1. Barbara Comstock will crush John Foust by 8-12 points. Comstock has run a fantastic campaign, and has shown over and over again that she outclasses John Foust in every way imaginable. Foust has been a visibly desperate and ineffective candidate, and on a long, slow decline ever since the Virginia blogosphere started reporting on his overtly sexist remarks. (It took a while, but the newspapers eventually realized it was a real story). As I wrote back in August:
Here, when Foust accuses Comstock of never having had a real job, not only does he demean and denigrate tens of millions of women who HAVE HAD those kinds of “real jobs,” he does it in service to a narrative aimed at painting Comstock as something less than a “real woman.”
I’ve got news for Foust: Not only has Barbara Comstock had real jobs, like raising a family and serving her country and community, but she’s a real woman who is going to kick your backward, old fashioned, sexist ass in November.
Sealing the deal? Mark Warner and Tim Kaine canceled their GOTV rally with Foust, recognizing a lost cause when they see it. Meanwhile, Barbara will be joined at her rally tonight by Ann Romney and Ed Gillespie—who clearly knows a winner when he sees one.
2. Republicans will take control of the Senate. (Not an original thought, I admit). There’s been lots of talk of a GOP “wave” this year, and while I don’t doubt that there is a huge enthusiasm gap between the parties, this hasn’t necessarily translated into polling results that show a historic shift. Instead, we’ve got a lot of tough races where numbers are closer than they would be without the enthusiasm gap, but no clear indication that the wave will come anywhere close to being a tsunami. I think we’re looking at a Senate majority of 53 seats, maybe 54 if my next prediction is right.
3. Ed Gillespie will win. Maybe I’ll sing a different tune on Wednesday, but I think his strategy has been just right. Some people have criticized his campaign for being too low key. I think this is probably unfair for two important reasons. First, there has been relatively little attention paid to this race, given the supposedly insurmountable 29-point deficit Gillespie faced at the beginning of the campaign. There’s only so much a candidate can do to overcome the media’s indifference to what’s assumed to be a pre-ordained race, even when the incumbent is (or likely will be) subject of a federal probe into potential bribery. Just imagine how much more press Dave Brat would have gotten last spring if it wasn’t assumed he’d lose by double digits.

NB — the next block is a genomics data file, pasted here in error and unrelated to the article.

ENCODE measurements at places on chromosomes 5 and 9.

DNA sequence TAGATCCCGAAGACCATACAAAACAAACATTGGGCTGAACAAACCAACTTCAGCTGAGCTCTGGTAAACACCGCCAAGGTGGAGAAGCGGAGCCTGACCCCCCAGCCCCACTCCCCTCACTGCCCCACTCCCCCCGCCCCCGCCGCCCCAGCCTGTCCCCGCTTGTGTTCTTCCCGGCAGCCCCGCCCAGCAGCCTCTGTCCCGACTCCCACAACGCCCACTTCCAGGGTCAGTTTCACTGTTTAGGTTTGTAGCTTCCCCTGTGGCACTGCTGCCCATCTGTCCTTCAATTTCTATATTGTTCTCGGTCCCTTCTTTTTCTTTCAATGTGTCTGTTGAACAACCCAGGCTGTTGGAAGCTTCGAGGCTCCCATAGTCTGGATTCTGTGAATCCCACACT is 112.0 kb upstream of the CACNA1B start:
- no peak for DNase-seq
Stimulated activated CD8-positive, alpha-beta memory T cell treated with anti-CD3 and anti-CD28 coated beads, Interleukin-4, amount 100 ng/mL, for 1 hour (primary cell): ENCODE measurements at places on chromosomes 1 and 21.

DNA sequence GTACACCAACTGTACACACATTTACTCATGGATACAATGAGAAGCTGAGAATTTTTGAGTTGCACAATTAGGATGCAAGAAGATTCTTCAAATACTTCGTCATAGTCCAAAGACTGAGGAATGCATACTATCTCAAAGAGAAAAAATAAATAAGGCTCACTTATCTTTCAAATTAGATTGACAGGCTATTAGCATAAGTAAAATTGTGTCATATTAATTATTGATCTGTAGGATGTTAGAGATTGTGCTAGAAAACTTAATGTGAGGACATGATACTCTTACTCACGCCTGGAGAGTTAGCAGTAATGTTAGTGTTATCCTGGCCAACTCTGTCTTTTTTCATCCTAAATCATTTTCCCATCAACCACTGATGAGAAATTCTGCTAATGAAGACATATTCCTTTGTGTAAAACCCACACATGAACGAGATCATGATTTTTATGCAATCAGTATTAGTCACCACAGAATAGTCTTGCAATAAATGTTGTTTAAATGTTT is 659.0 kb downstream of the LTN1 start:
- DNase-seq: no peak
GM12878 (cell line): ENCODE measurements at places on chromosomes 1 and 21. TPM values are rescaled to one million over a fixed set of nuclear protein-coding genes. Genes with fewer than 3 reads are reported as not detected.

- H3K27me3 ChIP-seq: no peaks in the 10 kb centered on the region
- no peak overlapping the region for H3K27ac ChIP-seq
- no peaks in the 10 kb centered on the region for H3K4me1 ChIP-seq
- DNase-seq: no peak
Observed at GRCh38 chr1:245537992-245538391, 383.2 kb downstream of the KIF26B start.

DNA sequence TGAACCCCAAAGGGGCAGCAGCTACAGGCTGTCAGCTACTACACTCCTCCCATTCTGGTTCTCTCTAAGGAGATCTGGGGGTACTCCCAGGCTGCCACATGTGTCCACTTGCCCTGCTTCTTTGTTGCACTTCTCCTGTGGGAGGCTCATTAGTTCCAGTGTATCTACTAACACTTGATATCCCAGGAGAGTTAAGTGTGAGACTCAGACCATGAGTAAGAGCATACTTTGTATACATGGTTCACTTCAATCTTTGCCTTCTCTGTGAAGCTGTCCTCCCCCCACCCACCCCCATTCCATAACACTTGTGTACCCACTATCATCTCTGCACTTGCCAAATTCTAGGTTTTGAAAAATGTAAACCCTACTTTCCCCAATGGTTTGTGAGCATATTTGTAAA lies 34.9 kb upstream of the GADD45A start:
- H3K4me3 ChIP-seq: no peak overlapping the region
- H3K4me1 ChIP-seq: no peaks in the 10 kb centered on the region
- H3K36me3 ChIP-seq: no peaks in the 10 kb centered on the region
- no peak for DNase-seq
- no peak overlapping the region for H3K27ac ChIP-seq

Second, when you’re a challenger in an election where your opponents are deciding where in the country to invest over $1 billion in campaign cash, you don’t necessarily want to come on too strong too early. Gillespie saved his warchest for when it mattered, and when it was too late for national groups to pile on to the millions Warner is burning through to halt Gillespie’s momentum. If the word I’m hearing about internal polls are true, Warner’s decision to finally take Gillespie seriously may be too little, too late.
The latest public poll from Christopher Newport University has Warner at +7. That same shop had McAuliffe at +7 in their final pre-election poll last year. Ken Cuccinelli outperformed that poll and came within 2.5 points of winning. Taken together with a likely oversampling of Democrats (seriously, how can a pollster in this environment assume more Democrats will vote than Republicans?) and some internal numbers showing Gillespie is actually ahead, I think the Gillespie momentum has reached its peak and that Ed pulls off a close win tomorrow. Let’s hope it’s no so close that we don’t know who our next Senator is until next month.
If Gillespie topples Mark Warner, it’s going to be the headline emblematic of a very good night nationwide for Republicans.
UPDATE: I’ve been asked why I haven’t made certain other predictions. The answer is that there’s no real reason other than economy of time. All Republican incumbent Congressmen in Virginia will cruise handily to re-election, as will Democrat Bobby Scott in the 3rd. Frankly, I’m not even sure which of these gentlemen face actual opponents. Micah Edmonds and Suzanne Scholte, despite seriously outperforming in heavily Democrat districts, will both come up short in their bids to replace the retiring Jim Moran in the 8th, and displace the dysfunctional Gerry Connolly in the 11th, respectively. Edmonds and Scholte have done a fantastic job in very difficult territory, and both have done great service to the Party. Scholte in particular has shown a level of vigor in her campaign that is truly inspiring. But, in the end, these districts are where the Democrat turnout operation is at its highest concentration, and where having Mark Warner at the top of the ticket is an advantage for them. Warner and OFA are relying heavily on boosting the Dem vote in the 8th and the 11th, and unfortunately this will likely present a mountain that’s just too high for any Republican to climb. Hopefully I am wrong. Like I said, I admittedly don’t have a great track record at election prognostication.